Artists Aren’t Accountants!
For many artists, their art comes first, and being in business is an afterthought. To be successful, artists need to view themselves and their art as a business. Every business, whether they sell to consumers, other businesses, or both, needs to know:
- Who are your customers?
- Where they are located?
- Where can you find more like them?
The artist-as-business also needs to understand the competitive landscape. GIS (Geographic Information Systems) analysis can provide creative artists with insight into all of these elements and help them be successful.
What Is GIS?
GIS stands for Geographic Information Systems. GIS for creative industries takes geography and specific locations, the information about those locations and the people or businesses associated with those locations, and provides analysis and unique visualization of complex data and relationships that allows the business owner to make critical decisions that affect their potential for success. In other words, who are they, where are they, what do they like, want or need?
GIS analysis can provide answers to questions like:
- Where is the best location for my businesses?
- What are my customers like?
- Where can I find more good customers?
- How big is the market for my product or service?
- Where do I need to locate my warehouses?
- Where should I have distributors?
- Where is my competition, and who is my competition?
A Case in Point!
As an example, let’s study an artist that paints horses. This artist sells to consumers directly from her studio and at art shows. She also works through galleries, possibly those that specialize in western art and to related businesses like veterinarian offices, tack shops and related associations, like the Western Stockmen’s Association and the Professional Rodeo Cowboy’s Association.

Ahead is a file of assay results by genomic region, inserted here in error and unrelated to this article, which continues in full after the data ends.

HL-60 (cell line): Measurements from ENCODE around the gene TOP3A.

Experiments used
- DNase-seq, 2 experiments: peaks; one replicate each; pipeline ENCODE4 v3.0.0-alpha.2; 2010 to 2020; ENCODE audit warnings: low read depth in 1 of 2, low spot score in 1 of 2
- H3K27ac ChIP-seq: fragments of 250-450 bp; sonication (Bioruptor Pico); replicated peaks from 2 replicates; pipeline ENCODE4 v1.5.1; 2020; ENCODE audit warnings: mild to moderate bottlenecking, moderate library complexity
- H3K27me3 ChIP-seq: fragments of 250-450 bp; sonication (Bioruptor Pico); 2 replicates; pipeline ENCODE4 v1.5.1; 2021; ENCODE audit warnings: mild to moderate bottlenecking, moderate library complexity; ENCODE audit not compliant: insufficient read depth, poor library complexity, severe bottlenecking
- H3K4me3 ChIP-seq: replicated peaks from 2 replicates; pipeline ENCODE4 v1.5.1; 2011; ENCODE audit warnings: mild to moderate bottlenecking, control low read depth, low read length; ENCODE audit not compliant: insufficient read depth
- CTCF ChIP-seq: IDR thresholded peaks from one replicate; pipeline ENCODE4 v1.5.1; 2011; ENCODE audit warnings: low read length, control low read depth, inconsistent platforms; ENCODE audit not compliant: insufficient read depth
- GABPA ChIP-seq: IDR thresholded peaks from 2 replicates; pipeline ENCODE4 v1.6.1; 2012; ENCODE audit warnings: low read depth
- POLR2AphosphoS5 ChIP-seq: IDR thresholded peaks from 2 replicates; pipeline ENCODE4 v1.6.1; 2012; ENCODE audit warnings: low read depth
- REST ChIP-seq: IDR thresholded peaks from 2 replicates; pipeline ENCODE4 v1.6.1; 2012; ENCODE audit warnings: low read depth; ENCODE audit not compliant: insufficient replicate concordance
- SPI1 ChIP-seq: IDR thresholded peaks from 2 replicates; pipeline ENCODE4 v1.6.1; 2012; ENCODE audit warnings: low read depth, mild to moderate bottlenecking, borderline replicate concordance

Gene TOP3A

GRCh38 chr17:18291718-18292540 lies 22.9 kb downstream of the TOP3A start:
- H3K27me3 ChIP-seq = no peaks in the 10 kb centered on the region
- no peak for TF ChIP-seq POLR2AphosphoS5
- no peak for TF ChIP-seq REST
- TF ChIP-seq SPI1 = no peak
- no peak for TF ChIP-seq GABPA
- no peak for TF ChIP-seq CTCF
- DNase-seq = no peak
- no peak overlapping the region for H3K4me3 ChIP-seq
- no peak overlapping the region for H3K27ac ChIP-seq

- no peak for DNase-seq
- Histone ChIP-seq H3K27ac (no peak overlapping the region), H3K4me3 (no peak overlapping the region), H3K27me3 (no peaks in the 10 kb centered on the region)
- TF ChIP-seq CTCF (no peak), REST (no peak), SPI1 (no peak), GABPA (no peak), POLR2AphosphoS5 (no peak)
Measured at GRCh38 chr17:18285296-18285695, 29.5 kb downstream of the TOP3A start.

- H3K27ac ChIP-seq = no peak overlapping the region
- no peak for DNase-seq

- Consumers – Analysis has revealed that the types of consumers who typically purchase original art are financially well off and live in higher value homes. They may live in urban, suburban, or rural areas. Sophisticated segmentation or consumer profiling systems can be utilized to precisely find more potential clients. Additionally, if the artist has an address list of customers, this list can be used to very accurately profile and identify target customers, and find many more customers just like them. Furthermore, understanding your customer’s demographics, expenditure patterns and behaviors provides you with the knowledge needed to effectively connect with prospective art buyers.
- Businesses – Art galleries follow a unique business model. While most businesses want to find an area with little to no competition that has a high demand, art galleries tend to “cluster” very much like car dealerships. Consumers shopping for art like to go to one area and visit a lot of galleries to see a wide variety of art. Understanding where these clusters are located helps you effectively find the “right” galleries to show and sell your art. Moreover, keyword analysis can be used to find galleries that specialize in your type of art.
Going to arts shows can be expensive, buying space, travel and lodging, and promotion all cost money. GIS can help you identify the best locations for the type of art that you sell. For example, artwork that would appeal to the PETA crowd might not go over very well at the National Western Stock Show.
GIS is Visual Artwork
The database we use for GIS business analysis contains more than 17 million businesses, all categorized by industry codes. These unique codes are used to find both prospective customer businesses like veterinarians, horse stables, race horse owners, horse ranches, horse-related associations, and competitive businesses and other artists that could be competitors or collaborators.
The real power of GIS for creative industries is in the ability of business owners to see the data on maps, graphs, charts, and tables. This ability to visualize data makes it possible to see and discover complex and valuable relationships, is empowering for the small business owner, and can easily make the difference between success and failure for an artist.